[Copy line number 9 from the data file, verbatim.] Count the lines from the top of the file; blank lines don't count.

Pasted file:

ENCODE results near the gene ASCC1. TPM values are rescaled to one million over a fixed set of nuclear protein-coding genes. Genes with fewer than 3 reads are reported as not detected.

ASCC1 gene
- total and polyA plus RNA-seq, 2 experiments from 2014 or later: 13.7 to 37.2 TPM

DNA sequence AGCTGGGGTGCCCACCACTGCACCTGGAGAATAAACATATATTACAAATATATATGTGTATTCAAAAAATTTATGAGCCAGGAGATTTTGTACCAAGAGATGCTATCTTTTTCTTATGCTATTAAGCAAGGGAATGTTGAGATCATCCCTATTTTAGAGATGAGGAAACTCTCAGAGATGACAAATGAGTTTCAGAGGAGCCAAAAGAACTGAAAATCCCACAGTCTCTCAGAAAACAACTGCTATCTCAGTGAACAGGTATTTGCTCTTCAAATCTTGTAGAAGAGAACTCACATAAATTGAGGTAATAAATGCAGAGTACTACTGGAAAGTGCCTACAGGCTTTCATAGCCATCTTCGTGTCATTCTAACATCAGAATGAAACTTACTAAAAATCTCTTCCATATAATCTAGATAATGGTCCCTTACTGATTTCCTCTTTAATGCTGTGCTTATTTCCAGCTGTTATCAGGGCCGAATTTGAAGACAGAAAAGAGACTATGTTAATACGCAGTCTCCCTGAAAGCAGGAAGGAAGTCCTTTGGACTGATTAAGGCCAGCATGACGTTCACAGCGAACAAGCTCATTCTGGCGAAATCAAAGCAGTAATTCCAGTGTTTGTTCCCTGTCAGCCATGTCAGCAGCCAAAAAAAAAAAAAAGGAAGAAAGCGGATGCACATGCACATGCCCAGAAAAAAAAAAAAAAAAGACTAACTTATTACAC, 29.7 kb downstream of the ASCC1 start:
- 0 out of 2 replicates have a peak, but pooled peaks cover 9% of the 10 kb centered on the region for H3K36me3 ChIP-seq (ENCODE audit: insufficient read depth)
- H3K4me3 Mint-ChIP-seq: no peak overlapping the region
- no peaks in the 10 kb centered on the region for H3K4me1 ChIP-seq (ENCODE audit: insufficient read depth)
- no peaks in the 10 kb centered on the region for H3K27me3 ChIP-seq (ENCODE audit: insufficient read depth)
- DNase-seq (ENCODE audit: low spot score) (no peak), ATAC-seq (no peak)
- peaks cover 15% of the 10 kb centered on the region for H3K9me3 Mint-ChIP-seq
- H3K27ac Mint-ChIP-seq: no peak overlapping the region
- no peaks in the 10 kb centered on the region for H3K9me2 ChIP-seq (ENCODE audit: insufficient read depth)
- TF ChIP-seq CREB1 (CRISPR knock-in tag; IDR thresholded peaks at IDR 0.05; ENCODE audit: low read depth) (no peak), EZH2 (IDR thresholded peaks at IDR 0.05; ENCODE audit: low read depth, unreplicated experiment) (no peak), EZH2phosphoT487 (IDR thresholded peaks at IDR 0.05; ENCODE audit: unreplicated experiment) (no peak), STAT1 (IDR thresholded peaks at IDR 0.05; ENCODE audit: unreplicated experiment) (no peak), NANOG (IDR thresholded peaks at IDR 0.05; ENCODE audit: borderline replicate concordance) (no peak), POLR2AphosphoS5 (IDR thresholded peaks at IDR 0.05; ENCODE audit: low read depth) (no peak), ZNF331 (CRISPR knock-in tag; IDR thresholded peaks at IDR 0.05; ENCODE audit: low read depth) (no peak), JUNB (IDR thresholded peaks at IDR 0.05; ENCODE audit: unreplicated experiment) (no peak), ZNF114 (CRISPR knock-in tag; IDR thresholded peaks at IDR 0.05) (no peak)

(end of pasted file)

- DNase-seq (ENCODE audit: low spot score) (no peak), ATAC-seq (no peak)